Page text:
Nearly 1 in 5 Americans with diabetes require some form of insulin, and out-of-pocket expenses for the life-sustaining medicine have doubled over the past 10 years. As the global leader in the insulin market, pharmaceutical giant Novo Nordisk (NVO 0.01%) must maintain revenue in the face of calls to lower treatment costs -- but one new development on the horizon may offer its future sales a partial reprieve.
Intensifying pressure to rein in prices
The White House has been promising lower prescription drug prices for several years. President Biden discussed capping insulin prices at $35 a month, and the House followed suit by passing the Affordable Insulin Now Act at the end of March. Opponents point out that much of the difference between out-of-pocket and drug expenses will be picked up by the government, so the act will do little to bring down the high insulin costs charged by drugmakers.
Despite patent expirations on both fast-acting insulin taken at mealtime, and long-acting insulin, which controls blood glucose levels for 24 hours, the market remains under the control of Novo Nordisk, Eli Lilly (LLY 0.07%), and Sanofi (SNY -0.48%). High barriers make it difficult for generics, known as biosimilars, to enter the market. It is far more expensive for biotech companies to develop and manufacture a complex biologic biosimilar than a traditional small-molecule generic.
In a move to increase marketplace competition, the FDA changed insulin's classification from a drug to a biologic in 2020. This paves the way to approve biosimilars for off-patent insulin. Semglee, the first long-acting replaceable biosimilar, entered the market at the end of last year. At around a third the list price of Sanofi's Lantus, Semglee offers significant cost savings.
It remains to be seen whether Semglee will exert enough market presence to push prices down. It certainly poses a risk to Novo Nordisk, since around 36% of Novo Nordisk's total revenue in the first quarter came from insulin, with long-acting versions making up about a third of those sales. Still, Semglee is based on relatively older technology, and patients are likely to prefer newer alternatives currently under development.
New, longer-acting insulin
As one important step toward reducing the burden for those suffering from the disease, Novo Nordisk has extended the activity of its long-acting insulin, which will enable less frequent dosing. At the end of April, Novo Nordisk announced results from its first of six ongoing Phase 3 trials for its newest long-acting insulin. Once-weekly injections of icodec performed as well as daily injections of Tresiba, Novo Nordisk's longest-acting insulin currently on the marketplace. This would enable diabetics to reduce treatment frequency from 365 injections to 52 injections a year.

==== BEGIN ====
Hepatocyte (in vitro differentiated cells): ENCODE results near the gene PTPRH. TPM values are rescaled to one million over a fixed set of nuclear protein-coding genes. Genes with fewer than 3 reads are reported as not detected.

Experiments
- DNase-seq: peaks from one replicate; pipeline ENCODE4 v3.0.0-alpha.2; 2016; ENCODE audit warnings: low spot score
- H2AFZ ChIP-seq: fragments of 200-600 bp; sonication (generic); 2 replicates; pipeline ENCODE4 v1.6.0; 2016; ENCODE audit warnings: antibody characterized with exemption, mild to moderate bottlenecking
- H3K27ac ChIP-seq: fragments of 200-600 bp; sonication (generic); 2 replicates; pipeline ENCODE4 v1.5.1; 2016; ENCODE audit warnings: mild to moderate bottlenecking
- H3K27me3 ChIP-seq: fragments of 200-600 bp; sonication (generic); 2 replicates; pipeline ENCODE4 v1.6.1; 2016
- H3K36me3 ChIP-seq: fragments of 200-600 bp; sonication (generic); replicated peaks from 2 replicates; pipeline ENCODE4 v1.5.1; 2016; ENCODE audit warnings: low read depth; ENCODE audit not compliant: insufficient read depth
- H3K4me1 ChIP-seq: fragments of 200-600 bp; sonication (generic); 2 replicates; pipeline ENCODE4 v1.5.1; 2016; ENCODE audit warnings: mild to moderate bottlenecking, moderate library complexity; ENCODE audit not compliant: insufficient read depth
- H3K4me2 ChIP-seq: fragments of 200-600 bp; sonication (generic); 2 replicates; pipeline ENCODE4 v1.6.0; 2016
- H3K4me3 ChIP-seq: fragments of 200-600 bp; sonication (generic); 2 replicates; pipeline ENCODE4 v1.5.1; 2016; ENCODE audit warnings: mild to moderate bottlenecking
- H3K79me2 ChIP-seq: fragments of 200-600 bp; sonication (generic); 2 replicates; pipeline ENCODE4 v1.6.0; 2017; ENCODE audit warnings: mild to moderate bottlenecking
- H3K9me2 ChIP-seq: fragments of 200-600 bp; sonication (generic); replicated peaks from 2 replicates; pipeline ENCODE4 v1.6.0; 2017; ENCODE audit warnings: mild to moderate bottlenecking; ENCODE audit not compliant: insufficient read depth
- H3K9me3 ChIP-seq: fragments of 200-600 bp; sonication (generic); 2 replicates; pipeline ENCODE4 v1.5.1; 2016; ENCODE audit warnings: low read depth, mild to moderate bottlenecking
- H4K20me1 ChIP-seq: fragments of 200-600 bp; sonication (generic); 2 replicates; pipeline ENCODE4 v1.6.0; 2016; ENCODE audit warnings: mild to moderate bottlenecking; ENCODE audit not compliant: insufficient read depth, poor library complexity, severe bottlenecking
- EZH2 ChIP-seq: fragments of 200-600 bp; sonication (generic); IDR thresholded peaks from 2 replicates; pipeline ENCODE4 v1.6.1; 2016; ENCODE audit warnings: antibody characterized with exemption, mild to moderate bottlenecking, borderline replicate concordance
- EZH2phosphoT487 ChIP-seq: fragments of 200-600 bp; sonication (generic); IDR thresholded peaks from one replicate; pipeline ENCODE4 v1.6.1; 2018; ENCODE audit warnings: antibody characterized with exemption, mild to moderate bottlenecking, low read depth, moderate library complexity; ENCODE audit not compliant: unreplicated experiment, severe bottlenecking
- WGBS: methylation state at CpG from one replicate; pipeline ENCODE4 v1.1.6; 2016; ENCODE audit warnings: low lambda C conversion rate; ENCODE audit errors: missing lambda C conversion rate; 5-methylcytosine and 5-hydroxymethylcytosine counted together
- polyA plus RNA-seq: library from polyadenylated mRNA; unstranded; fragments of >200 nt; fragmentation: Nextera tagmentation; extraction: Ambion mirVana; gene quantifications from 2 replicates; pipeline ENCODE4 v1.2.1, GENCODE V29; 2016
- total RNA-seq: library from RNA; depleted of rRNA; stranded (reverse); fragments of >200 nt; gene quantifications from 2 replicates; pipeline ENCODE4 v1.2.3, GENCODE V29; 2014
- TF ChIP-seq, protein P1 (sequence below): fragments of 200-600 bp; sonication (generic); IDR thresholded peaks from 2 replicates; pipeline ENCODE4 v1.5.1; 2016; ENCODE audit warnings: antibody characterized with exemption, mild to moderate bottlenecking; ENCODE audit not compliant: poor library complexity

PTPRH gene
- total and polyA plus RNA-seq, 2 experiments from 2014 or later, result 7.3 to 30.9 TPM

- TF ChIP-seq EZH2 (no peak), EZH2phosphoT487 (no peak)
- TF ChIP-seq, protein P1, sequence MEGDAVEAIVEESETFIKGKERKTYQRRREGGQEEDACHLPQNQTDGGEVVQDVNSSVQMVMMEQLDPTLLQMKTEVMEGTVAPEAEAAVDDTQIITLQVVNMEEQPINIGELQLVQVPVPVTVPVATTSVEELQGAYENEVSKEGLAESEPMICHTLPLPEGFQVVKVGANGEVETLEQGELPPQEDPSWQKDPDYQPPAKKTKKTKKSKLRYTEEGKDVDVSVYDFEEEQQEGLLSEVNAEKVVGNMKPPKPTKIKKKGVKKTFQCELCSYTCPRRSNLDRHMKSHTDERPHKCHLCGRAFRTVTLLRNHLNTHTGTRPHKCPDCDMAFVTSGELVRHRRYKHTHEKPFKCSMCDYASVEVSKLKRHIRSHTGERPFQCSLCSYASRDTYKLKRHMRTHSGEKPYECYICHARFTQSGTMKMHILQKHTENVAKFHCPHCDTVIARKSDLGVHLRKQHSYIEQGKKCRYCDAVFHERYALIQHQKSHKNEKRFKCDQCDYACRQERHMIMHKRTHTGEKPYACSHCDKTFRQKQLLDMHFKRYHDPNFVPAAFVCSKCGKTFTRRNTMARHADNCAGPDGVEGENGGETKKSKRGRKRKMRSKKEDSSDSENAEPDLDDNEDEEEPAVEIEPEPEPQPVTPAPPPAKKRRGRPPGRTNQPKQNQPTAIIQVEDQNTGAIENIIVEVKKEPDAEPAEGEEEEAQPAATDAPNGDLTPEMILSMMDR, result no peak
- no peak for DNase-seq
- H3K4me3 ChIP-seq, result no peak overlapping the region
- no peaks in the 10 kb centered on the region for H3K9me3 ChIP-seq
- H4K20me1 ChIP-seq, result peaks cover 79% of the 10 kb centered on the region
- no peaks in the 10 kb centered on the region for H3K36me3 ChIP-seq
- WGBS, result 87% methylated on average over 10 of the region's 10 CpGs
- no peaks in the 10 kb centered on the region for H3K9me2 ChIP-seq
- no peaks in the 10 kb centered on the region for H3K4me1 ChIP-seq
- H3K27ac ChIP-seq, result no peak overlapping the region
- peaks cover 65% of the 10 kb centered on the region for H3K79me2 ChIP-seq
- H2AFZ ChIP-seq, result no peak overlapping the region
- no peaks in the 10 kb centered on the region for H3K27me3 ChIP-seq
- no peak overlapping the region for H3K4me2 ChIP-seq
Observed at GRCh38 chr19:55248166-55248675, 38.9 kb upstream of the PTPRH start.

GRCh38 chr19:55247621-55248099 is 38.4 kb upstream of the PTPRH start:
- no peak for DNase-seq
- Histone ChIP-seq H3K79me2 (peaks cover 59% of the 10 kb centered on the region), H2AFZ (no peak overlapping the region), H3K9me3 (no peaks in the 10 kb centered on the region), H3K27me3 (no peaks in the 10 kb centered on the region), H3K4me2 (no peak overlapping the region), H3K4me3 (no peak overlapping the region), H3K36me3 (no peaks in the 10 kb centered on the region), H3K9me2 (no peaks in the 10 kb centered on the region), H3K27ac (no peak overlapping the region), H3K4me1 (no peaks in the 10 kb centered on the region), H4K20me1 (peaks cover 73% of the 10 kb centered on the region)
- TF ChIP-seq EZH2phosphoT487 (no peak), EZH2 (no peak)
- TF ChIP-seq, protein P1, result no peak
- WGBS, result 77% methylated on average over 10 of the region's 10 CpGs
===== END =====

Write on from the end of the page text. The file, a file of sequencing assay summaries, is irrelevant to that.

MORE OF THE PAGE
Other options may soon offer the convenience of weekly injections, without the side effect of weight gain or the risk of triggering dangerously low blood glucose levels. These treatments, based on GLP-1 receptor agonists, have a different mechanism of action from basal insulin. Currently prescribed for individuals in a less severe stage of diabetes, recent studies suggest that the drug class may also have the potential to replace long-lasting insulin for basal glucose control. Both Novo Nordisk and Eli Lilly are developing this technology.
Novo Nordisk expects the market for these newer treatments to grow rapidly. In the company's most recent first quarter, sales for the GLP-1 segment increased by 45% year over year, in contrast to a 4% decrease in total insulin sales. The improved patient experience, with fewer injections, no weight gain, and lower risk of hypoglycemia, is likely to encourage patients to switch wherever possible.
Still vulnerable to regulations on fast-acting insulin
Unfortunately, diabetics at more severe stages of the disease often require mealtime supplements of faster-acting versions with more aggressive control. Fast-acting, pre-mix, and human insulins account for about two-thirds of Novo Nordisk's total insulin sales. Fast-acting insulin, in particular, may be susceptible to regulatory policies or new market entrants with lower-cost alternatives, since there is currently no technology that completely replaces the need for mealtime injections.
Novo Nordisk hopes that weekly injectable IcoSema, a combination of Icodec and GLP-1, could reduce the burden of the disease as it progresses. However, IcoSema is still several years from completing Phase 3 trials and would still not replace fast-acting insulin for the most severe cases.
Ultimately, the level of regulatory pricing pressure will depend on whether the Affordable Insulin Now Act passes the Senate, what forms of insulin are included in the price cap, and to what extent the government covers the difference between out-of-pocket and list prices. Novo Nordisk may lose some ground on fast-acting insulin, but should maintain sales of long-acting insulin if patients strongly prefer the convenience of weekly injections.